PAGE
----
Historical geography is an active, theoretically-informed and vibrant field of study within modern geography, with strong interdisciplinary connections with the humanities and the social sciences. The SAGE Handbook of Historical Geography provides an international and in-depth overview of the field with chapters that examine the history, present condition and future significance of historical geography in relation to recent developments and current research. The Handbook is in two volumes, divided across nine parts. Volume One includes commentaries on the history and geography of historical geography, and reviews how historical geographers have considered the appropriation, management and representation of landscape, the changing geographies of property, land, money and financial capital, and the demographic, medical and political analysis of the world's growing and mobile population. Volume Two shows how historical geographers have made significant contributions to geopolitical debates about the relationships between nation-states and empires, to environmental challenges posed by human interaction with the natural world, to studies of the cultural, intellectual and political implications of modern science and technology, and to investigations of communicative action, artefacts, performances and representations. The final part reviews the methodological and ethical challenges of historical geography as a publicly engaged research practice. Part 1: Histories and Geographies; Part 2: Land and Landscapes; Part 3: Property and Money; Part 4: Population and Mobility; Part 5: Territory and Geopolitics; Part 6: Environment and Nature; Part 7: Science and Technology; Part 8: Meaning and Communication; and Part 9: Studies in Practice.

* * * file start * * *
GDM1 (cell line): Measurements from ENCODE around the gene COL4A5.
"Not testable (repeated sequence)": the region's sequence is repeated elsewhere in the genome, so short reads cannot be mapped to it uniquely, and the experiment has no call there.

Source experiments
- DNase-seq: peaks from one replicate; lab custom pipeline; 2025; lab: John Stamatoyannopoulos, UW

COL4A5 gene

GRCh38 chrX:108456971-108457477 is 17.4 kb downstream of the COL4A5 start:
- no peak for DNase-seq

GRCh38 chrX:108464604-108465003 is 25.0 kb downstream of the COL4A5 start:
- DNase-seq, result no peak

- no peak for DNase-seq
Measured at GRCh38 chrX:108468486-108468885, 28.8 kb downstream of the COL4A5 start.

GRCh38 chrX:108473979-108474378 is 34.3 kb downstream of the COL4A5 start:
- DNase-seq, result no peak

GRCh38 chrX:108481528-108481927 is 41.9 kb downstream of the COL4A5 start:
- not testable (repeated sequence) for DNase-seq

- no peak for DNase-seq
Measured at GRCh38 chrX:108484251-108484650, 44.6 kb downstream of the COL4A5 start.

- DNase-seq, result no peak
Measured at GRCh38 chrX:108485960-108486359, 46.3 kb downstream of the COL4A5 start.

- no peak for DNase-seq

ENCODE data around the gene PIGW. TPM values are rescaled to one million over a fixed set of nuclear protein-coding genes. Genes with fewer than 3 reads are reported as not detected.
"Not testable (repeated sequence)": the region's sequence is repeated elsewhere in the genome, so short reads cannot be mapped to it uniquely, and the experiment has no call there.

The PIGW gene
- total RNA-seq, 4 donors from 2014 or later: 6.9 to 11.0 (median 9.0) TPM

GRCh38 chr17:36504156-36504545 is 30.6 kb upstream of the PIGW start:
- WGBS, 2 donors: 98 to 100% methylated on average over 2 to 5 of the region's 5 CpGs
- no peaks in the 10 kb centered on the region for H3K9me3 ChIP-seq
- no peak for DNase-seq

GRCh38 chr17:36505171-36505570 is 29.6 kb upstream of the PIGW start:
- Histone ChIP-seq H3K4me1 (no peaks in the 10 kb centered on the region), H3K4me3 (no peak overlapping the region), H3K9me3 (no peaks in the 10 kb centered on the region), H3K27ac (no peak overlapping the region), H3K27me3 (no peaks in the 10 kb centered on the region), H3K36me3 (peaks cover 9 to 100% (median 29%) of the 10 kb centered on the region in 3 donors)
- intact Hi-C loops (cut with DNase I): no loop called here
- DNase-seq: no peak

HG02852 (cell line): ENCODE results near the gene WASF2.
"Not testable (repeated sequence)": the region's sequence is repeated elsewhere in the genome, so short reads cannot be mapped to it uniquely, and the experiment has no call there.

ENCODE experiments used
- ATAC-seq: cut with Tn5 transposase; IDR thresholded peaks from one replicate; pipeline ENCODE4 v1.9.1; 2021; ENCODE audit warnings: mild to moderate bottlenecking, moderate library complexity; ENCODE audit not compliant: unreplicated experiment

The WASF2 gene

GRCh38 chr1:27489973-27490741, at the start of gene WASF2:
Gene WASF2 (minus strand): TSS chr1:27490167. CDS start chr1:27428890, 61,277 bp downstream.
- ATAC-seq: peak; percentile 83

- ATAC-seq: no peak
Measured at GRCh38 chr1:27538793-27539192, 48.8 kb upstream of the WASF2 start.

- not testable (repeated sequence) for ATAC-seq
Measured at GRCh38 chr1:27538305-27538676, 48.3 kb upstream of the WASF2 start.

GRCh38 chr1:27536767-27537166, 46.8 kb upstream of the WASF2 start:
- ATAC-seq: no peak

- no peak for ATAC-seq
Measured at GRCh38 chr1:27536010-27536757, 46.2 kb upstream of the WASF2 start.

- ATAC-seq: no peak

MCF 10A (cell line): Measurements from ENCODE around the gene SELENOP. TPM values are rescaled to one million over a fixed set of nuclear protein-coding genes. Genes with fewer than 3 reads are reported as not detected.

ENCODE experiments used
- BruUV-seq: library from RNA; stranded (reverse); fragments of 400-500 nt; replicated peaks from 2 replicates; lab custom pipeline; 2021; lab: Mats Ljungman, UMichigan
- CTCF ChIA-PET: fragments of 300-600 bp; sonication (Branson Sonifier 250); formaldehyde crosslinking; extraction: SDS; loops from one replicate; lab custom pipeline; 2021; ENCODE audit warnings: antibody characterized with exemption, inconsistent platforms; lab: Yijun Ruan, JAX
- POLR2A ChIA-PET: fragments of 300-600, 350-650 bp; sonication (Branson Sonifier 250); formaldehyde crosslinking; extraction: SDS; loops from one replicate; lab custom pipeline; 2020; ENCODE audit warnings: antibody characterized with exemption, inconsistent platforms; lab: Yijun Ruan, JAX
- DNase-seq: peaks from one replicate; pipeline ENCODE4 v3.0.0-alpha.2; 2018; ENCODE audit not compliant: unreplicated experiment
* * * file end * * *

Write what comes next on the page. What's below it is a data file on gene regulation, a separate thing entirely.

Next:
Chapter 1: Pre-Histories
Introduction: Of Sub-Disciplinary Histories
As Jonathan Rée has recently noted in the context of philosophy, the construction of disciplinary histories is vexed and contentious (Rée 2019, 2–3). This has certainly been the case for those who have reconsidered the histories of geography in the quarter of a century since David Livingstone's The Geographical Tradition (1992), probably the most sophisticated Anglophone history of the discipline currently available. Two sets of papers have reflected on Livingstone's achievement, one to mark its tenth, the other its twenty-fifth anniversary (Mayhew, Driver and Livingstone 2004; Boyle, Hall and Sidaway 2019). In both cases, in Livingstone's felicitous phrase, commentators have engaged in ‘ferret[ing] out an assortment of exclusions’ (Mayhew, Driver and Livingstone 2004, 233), ...